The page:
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It has given me infinite pleasure to hear from you by the letter which you were so good as to send by M r Randolph, dated March 24. He gave it to me a few days ago only, on his return from Boston; having passed through this City without stopping on his way thither. I was indeed very anxious to hear of you & of your health, though unwilling to trouble you with a letter & impose on you the tax...
I never felt myself under the same degree of restraint in taking up my pen to write to you—for there seems a propriety in abstaining from bringing into view a subject which is painful, & at the same time I cannot be ignorant of what is a subject of public discussion. I have followed the debates of the assembly with impatience & anxiety, as I had seen a letter from a gentleman in Virginia, whom...
Your letter of the 3 d inst. was received here the day before yesterday. It was not until today that I was able to find Mr Boyé—Here is what I learned from him. Being desirous to return the instruments to you in person he deposited them in a place of perfect safety when he left Richmond for the North, to await his return—He feels great regret at having thus detained them from you after they...
I had this pleasure on the 2 d ul to & trust that letter got safe to hand. I inclosed in it a song composed & sung at a public dinner by a man of your own age, & who to me has always professed the longest & most invariable friendship for you. I sent at the same time the discourse of a Russian on public education. I thought it might perchance amuse you to see the ideas in those climates on this...
I cannot too much thank you for your kind letter of the 14 th It gave me great relief from the anxiety I was under on account of reports as to your health & the affairs of the University—To the last, as mere reports, I should have paid no attention, after those which prevailed on the same subject, & without even the shadow of a foundation, some time ago. But the Richmond Enquirer which I see...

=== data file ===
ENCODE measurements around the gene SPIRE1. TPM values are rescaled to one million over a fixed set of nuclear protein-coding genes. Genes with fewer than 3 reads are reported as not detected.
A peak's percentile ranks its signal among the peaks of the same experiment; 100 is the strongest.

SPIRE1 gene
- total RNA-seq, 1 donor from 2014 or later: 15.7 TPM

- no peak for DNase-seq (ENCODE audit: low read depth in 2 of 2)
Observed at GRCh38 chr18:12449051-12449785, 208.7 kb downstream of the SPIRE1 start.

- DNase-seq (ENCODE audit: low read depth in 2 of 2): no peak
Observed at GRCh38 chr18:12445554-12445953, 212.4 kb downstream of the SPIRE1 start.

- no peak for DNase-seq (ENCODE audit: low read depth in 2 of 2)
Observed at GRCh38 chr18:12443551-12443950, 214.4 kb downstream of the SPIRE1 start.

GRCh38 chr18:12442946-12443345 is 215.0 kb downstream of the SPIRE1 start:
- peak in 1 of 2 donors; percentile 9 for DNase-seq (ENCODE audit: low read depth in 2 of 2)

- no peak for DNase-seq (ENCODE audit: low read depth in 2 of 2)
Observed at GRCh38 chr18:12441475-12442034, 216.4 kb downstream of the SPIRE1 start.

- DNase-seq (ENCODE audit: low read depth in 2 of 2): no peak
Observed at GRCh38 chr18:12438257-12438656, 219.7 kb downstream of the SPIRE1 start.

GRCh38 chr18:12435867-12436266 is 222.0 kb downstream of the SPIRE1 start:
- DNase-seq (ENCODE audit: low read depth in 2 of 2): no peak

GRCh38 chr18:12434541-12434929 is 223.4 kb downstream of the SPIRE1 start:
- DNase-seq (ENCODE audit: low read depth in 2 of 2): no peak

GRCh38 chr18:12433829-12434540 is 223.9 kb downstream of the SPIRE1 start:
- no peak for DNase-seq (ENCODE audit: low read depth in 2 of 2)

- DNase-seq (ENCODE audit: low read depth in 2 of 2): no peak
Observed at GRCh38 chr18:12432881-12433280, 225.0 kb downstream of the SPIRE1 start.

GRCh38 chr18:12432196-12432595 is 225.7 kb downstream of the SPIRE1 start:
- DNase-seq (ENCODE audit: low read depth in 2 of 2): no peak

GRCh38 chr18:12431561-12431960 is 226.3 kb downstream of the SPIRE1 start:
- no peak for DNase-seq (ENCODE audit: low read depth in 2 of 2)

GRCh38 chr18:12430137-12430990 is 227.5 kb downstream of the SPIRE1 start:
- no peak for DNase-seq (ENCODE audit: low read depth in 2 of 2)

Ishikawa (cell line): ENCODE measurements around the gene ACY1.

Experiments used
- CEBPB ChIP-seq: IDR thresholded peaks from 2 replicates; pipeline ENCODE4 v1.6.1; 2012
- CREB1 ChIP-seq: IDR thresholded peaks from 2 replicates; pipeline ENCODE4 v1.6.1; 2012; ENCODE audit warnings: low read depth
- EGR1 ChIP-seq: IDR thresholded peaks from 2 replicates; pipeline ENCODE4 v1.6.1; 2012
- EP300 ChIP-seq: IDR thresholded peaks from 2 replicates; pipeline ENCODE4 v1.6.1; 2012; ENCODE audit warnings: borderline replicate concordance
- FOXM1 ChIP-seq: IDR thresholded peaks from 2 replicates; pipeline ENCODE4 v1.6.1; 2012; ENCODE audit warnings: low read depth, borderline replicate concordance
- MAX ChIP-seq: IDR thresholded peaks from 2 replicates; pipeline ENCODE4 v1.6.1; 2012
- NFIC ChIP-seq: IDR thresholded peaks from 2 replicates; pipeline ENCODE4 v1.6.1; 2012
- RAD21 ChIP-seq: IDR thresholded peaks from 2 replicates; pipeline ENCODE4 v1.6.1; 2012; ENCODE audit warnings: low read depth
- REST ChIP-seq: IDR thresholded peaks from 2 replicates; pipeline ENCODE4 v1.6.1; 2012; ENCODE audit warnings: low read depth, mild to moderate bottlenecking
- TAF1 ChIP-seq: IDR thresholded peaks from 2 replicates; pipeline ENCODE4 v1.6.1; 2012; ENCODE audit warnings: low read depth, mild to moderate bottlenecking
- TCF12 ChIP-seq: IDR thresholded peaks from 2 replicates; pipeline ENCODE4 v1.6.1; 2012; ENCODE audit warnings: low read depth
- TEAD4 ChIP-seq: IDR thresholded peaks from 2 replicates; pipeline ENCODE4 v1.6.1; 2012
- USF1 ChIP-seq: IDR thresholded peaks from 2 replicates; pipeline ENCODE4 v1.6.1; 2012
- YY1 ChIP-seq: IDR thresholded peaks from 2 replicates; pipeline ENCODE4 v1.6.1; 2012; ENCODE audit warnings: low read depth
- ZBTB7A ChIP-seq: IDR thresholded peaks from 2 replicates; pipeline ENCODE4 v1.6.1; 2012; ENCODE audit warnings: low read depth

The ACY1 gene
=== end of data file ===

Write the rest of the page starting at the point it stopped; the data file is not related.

It is always a great gratification to me to recieve one of your letters. That of Aug: 9. I found here on my return from my summer’s excursion—It gratified me first by informing me that your long confinement had not affected your general health, of which I was very apprehensive, & secondly by the account you give me of the state of the University—That account came here most opportunely—for a...
Your kind letter which I last recieved from you (that of April 4) gave me much & real gratification by the details you were so good as to enter into on the subject of the University—they are indeed the most encouraging. And I beg you to believe that my absence from the State has not had the effect of diminishing in the smallest degree my earnest desire to learn all that is favorable to this...
Your kind & most acceptable remembrance of the 4 th inst. calls for all my thanks. It gave me the most sincere pleasure to recieve from your hand, the details respecting the University—The first steps are always the most difficult, & these being now made with so much success, I look forward with the most sanguine hope to its future progress. I beg you to be assured that you cannot confer on me...
I have already had the pleasure of acknowleging & thanking you for your gratifying favor of the 8 th ult o a most clear & instructive exhibition of a subject with which I was of course little acquainted. My letter was of the 19 th of Jan y the last I have written except one of the 8 th inst.— I allow myself to give you the present trouble only on account of the occasion, which induces me to...
The vol s of Hall arrived safe. I am much pleased that they gave the pleasure which I hoped, to the several readers at Monticello, & only regret that you did not keep this little work. I have learned since my return here that he is the son of the Sir James Hall who was in Paris with a son of Lord Lettish, Lord D. They were both the friends of Dugald Stewart & both inclined to republicanism—If...